FOX asserted that there are no written rules against distorting news in the media. They argued that, under the First Amendment, broadcasters have the right to lie or deliberately distort news reports on public airwaves. Fox attorneys did not dispute Akre’s claim that they pressured her to broadcast a false story, they simply maintained that it was their right to do so.
In part, this is a case of a good legal strategy which is a bad PR strategy (they won on this argument in Court). But, every other news organization worth its salt has an express written policy that it will not lie to the general public about anything, of strictly separating the business side of the business from the news side of the business, and of providing reports and editors with some sort of recourse within the organization, at least, if this policy is violated.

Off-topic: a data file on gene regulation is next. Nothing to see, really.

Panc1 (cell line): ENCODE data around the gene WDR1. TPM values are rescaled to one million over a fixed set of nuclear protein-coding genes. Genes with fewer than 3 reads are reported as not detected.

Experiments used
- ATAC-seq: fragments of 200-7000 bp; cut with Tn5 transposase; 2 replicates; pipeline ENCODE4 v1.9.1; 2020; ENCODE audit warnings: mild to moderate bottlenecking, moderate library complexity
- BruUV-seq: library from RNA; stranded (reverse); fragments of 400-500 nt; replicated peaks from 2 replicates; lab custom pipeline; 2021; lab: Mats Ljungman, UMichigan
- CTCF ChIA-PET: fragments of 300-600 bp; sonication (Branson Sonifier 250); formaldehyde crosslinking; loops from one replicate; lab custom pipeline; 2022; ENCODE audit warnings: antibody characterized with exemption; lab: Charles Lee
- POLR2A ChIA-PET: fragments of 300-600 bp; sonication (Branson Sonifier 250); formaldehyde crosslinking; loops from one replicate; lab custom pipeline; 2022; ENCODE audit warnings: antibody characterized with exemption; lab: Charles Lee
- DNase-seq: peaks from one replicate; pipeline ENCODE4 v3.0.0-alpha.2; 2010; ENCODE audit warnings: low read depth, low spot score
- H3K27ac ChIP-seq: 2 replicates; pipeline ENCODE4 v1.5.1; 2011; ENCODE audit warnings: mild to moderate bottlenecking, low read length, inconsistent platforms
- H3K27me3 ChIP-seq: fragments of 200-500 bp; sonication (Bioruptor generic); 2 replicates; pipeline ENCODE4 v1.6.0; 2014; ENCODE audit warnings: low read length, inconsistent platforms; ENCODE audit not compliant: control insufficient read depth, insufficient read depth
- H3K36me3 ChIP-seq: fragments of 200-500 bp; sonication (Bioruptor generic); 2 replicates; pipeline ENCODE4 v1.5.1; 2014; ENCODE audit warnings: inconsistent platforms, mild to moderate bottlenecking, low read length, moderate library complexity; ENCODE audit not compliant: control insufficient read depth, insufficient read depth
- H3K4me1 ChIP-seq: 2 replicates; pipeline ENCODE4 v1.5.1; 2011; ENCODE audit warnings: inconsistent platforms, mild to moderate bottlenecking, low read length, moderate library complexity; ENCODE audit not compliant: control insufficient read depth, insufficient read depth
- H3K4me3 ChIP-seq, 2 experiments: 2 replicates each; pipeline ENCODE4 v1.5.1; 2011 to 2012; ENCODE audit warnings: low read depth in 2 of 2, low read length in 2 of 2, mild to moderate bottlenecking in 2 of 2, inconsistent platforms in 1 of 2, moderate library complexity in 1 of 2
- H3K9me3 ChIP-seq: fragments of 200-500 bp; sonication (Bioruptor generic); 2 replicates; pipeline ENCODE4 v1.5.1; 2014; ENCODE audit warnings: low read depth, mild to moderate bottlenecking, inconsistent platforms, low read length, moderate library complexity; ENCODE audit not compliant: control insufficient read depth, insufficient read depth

Also, while FOX did win, the stronger part of its argument is that there isn't a law preventing what they are alleged to have done, not that the First Amendment prevents laws against news organizations deliberately disorting the news. It is well established that intentionally false (or even recklessly false) statements may be prohibited and punished consistent with the First Amendment. Such statements are routinely held to be illegal with valid laws in defamation suits, deceptive trade practices suits, perjury prosecutions, fraud suits, suits alleging false medical claims, securities fraud suits, and deceptive trademark infringement suits, for example. First Amendment challenges to laws prohibiting false statements almost always fail.